Belfast Telegraph

Friday 29 August 2014

Care should be taken on what is sent to less stable lands

Safety fears: a flare is thrown

The Oslo express is racing across the pre-dawn, frozen pine forests of Norway, wherein sits Detective Inspector Fisk on the last day of Operation Aleppo. He is reading Rafael de Nogales' Memoirs of a Soldier of Fortune.

On page 294, he meets a doomed German soldier in the Middle East who has disgraced his Prussian honour by having an affair with a girl who claimed she was 18 when she was only 16.

General Nogales briefly meets this young man in the German military mess "sometime in August 1915, when I arrived at the city of Aleppo, after six months' steady fighting in the Caucasus".

Odd. Insp Fisk is investigating events in that same city of Aleppo from more than 90 years later, when a Syrian general ordered his soldiers to show me weapons recently captured from the country's anti-Assad resistance.

Among the grenades and rifles was a plastic packet containing three pink sticks of what looked like gelignite, each one was labelled 'Hammargrens, 434-24 Kungsbacka, Sweden'.

Kungsbacka is a small town south of the Swedish city of Gothenburg. Hammargrens, I should add, sells children's fireworks. Thomas Wetterstrom, its managing director, is bespectacled, swarthy, 60 years old and 30 years with the company.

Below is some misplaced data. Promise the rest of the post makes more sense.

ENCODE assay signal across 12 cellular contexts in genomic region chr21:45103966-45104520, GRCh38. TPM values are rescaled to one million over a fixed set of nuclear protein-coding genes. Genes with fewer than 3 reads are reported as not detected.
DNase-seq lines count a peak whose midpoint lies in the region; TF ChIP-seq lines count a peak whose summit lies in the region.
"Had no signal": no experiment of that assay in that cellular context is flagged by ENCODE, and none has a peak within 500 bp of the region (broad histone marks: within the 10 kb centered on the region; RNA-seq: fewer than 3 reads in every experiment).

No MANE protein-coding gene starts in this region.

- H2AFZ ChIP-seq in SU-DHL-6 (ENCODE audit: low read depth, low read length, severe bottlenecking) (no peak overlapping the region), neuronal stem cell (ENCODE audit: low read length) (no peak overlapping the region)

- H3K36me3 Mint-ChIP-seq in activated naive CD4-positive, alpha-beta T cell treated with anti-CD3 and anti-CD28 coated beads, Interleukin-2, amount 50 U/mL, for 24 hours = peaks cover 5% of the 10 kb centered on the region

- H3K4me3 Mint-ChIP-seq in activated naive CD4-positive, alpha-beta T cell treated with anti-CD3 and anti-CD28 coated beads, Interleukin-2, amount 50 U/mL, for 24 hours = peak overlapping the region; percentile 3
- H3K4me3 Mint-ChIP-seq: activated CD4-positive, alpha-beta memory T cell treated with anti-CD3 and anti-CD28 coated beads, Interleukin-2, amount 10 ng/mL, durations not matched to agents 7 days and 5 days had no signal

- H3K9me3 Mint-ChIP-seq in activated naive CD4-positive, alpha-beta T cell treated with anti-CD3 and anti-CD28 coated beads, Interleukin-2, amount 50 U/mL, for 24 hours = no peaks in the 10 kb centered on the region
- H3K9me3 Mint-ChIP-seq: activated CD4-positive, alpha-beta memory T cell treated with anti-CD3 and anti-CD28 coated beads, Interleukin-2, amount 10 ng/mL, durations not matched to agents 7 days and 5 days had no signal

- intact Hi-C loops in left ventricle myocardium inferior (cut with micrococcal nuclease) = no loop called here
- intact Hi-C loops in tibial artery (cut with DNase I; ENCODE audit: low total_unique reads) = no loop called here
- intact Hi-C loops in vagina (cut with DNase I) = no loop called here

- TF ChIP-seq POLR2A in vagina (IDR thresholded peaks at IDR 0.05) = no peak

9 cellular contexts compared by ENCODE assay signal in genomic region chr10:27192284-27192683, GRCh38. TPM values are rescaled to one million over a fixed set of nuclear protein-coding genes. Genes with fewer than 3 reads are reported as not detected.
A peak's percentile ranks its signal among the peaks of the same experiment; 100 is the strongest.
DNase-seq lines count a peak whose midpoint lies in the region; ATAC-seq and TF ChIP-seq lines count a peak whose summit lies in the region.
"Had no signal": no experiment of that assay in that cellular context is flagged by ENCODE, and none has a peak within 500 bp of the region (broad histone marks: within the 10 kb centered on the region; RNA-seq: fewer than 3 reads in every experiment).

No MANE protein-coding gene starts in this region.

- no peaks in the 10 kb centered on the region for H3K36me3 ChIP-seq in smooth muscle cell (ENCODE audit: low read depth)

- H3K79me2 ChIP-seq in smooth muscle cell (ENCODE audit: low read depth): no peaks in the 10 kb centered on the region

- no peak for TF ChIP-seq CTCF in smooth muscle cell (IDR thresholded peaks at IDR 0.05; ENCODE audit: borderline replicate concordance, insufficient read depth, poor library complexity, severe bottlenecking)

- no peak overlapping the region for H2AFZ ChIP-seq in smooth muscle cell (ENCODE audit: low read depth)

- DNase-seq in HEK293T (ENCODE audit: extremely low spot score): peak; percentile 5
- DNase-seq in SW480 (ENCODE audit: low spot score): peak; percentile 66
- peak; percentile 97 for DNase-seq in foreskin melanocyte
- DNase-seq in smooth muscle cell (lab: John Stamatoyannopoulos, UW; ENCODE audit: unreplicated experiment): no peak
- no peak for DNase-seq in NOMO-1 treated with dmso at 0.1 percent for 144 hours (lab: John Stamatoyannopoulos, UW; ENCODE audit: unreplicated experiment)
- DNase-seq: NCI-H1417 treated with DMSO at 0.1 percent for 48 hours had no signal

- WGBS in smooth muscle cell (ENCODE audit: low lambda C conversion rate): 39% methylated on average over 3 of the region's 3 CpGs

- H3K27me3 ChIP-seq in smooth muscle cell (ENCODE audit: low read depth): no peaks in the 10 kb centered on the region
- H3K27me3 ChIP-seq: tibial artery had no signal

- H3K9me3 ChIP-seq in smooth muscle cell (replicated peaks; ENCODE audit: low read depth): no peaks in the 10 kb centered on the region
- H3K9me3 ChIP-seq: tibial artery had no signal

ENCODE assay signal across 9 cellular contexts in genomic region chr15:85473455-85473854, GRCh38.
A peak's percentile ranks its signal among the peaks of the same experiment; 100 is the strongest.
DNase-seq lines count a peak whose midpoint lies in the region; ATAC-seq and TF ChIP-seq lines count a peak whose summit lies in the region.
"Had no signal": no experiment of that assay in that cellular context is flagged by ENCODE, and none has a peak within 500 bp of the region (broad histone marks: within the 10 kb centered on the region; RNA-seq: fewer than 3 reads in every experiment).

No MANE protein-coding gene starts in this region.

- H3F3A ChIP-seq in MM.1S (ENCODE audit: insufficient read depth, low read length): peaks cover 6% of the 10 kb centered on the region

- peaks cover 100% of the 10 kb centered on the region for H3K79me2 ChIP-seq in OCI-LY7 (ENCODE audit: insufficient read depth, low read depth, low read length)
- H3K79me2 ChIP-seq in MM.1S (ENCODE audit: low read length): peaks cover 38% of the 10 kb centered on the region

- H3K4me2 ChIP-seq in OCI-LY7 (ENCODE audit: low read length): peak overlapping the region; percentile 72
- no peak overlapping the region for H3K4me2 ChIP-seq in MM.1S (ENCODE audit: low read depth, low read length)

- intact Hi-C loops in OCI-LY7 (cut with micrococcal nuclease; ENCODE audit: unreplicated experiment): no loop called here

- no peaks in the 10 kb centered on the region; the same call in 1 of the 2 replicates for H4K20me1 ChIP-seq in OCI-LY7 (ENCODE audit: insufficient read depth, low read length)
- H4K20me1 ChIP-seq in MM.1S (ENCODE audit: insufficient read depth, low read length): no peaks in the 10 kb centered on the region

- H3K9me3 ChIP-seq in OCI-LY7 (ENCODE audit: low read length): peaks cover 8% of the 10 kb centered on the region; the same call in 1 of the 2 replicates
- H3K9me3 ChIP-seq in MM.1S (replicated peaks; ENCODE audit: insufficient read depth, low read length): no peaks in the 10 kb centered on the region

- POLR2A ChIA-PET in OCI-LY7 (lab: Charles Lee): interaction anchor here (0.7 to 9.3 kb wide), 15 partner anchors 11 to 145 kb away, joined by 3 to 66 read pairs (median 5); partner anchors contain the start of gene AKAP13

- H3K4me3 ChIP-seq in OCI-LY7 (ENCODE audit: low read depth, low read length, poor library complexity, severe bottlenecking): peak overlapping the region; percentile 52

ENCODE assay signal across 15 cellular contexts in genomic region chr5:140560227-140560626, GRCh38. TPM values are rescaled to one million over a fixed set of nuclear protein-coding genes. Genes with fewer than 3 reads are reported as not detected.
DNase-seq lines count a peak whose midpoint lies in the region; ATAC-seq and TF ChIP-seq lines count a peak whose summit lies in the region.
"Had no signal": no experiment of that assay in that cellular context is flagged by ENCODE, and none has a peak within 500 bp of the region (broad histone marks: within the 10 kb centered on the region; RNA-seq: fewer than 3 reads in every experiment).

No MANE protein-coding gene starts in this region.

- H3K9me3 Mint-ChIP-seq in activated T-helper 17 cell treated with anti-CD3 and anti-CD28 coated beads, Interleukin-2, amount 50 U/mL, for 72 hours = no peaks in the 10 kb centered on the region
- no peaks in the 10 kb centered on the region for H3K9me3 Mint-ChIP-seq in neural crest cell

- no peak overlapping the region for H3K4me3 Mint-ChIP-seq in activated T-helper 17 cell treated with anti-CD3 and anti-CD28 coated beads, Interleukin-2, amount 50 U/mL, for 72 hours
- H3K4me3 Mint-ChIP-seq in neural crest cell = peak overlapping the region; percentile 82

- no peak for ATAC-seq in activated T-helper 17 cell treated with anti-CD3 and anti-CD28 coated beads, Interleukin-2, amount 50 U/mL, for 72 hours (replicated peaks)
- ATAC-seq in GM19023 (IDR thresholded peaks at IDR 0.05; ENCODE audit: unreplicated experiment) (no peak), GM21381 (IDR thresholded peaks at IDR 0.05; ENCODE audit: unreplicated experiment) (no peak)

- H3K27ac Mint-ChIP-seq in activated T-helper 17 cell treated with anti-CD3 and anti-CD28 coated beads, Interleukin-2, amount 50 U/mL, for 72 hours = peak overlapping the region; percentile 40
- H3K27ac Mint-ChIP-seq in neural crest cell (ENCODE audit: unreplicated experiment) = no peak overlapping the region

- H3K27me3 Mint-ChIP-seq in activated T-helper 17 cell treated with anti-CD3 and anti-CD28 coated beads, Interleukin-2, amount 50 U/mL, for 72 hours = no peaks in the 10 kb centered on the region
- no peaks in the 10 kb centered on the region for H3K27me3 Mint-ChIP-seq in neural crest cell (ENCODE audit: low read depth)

"These are warning flares," he tells me. "I don't really see what the Syrians can do with them. We sell them to the Swedish police." The Swedish police? A bit close to home for Insp Fisk, but true.

Don Kantoff, Hammargrens' explosives officer, asked me if I'd like a demonstration. So we padded out into the sleet; he struck the cap on the top of the flare and it burst into an astonishing pink flame, so bright I could only glance at it for a second.

Kantoff reckons the company had sold 100,000 of these flares in the past 12 years. But, as he studies a picture of the Aleppo haul, he notices the plastic packet: "We stopped using these plastic packets years ago, before we sold to Hungary." He hands me the company's up-to-date cardboard box.

It turns out that, back in 1999 - the date on the Aleppo flares - Hammargrens was selling flares to a Stockholm company, which supplied them to the big Swedish lorry-makers Skania and Volvo.

At this point, Insp Fisk remembered a lecture in Abu Dhabi, in which a Swedish diplomat boasted that Volvo was the biggest exporter of trucks to ... Syria.

Volvo had cornered the market - in pre-civil war Syria, of course - and there was no legal reason why these trucks should not have been sold to Syria with Hammargrens' flares in them.

The story's twist. Everything above board, all sold for safety. But a thought occurs to Insp Fisk.

Sweden hasn't endured a war since 1814. But shouldn't we Europeans be a little more careful what we send to less stable parts of the world? Fewer flares, perhaps?

So, on my train home, I turn again to my soldier of fortune, General de Nogales as the preface crows, "this swarthy soldier of fortune from the high Andes seemed like a chivalrous knight of old ..." Now those were the days.

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